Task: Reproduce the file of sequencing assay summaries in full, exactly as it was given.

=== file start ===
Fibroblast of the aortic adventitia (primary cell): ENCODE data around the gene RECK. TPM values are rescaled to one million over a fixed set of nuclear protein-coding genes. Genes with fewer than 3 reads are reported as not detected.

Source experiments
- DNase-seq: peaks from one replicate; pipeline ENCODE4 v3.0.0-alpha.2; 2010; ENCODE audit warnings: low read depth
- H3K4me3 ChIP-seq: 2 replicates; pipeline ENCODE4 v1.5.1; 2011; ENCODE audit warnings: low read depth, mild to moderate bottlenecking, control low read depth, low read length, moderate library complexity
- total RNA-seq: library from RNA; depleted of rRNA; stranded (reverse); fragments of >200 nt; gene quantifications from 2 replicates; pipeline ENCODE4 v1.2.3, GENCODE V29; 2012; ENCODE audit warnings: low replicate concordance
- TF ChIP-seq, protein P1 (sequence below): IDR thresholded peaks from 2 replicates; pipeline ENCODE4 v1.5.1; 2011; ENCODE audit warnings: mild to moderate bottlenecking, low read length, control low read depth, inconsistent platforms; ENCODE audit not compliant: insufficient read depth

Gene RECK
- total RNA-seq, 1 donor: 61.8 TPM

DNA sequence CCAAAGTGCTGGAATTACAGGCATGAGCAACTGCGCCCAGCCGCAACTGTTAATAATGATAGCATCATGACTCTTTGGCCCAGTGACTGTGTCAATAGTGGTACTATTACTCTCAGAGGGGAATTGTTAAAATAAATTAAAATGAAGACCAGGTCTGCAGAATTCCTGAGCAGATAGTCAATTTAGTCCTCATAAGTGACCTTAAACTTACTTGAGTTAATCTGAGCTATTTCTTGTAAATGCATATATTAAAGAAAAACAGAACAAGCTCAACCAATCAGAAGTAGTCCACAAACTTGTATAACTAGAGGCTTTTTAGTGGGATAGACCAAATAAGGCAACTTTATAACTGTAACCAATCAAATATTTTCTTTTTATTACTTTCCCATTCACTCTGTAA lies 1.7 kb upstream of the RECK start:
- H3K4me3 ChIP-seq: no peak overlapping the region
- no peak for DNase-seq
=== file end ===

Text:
Fibroblast of the aortic adventitia (primary cell): ENCODE data around the gene RECK. TPM values are rescaled to one million over a fixed set of nuclear protein-coding genes. Genes with fewer than 3 reads are reported as not detected.

Source experiments
- DNase-seq: peaks from one replicate; pipeline ENCODE4 v3.0.0-alpha.2; 2010; ENCODE audit warnings: low read depth
- H3K4me3 ChIP-seq: 2 replicates; pipeline ENCODE4 v1.5.1; 2011; ENCODE audit warnings: low read depth, mild to moderate bottlenecking, control low read depth, low read length, moderate library complexity
- total RNA-seq: library from RNA; depleted of rRNA; stranded (reverse); fragments of >200 nt; gene quantifications from 2 replicates; pipeline ENCODE4 v1.2.3, GENCODE V29; 2012; ENCODE audit warnings: low replicate concordance
- TF ChIP-seq, protein P1 (sequence below): IDR thresholded peaks from 2 replicates; pipeline ENCODE4 v1.5.1; 2011; ENCODE audit warnings: mild to moderate bottlenecking, low read length, control low read depth, inconsistent platforms; ENCODE audit not compliant: insufficient read depth

Gene RECK
- total RNA-seq, 1 donor: 61.8 TPM

DNA sequence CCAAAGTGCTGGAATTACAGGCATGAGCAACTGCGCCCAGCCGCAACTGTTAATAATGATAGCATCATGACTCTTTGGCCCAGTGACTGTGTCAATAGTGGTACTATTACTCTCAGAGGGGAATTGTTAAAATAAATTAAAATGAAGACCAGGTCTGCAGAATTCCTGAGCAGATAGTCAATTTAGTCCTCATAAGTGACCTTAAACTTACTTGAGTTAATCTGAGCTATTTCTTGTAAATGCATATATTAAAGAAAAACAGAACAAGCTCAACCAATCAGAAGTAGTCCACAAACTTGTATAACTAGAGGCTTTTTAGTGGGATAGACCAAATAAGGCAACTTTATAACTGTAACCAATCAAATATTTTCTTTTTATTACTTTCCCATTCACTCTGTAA lies 1.7 kb upstream of the RECK start:
- H3K4me3 ChIP-seq: no peak overlapping the region
- no peak for DNase-seq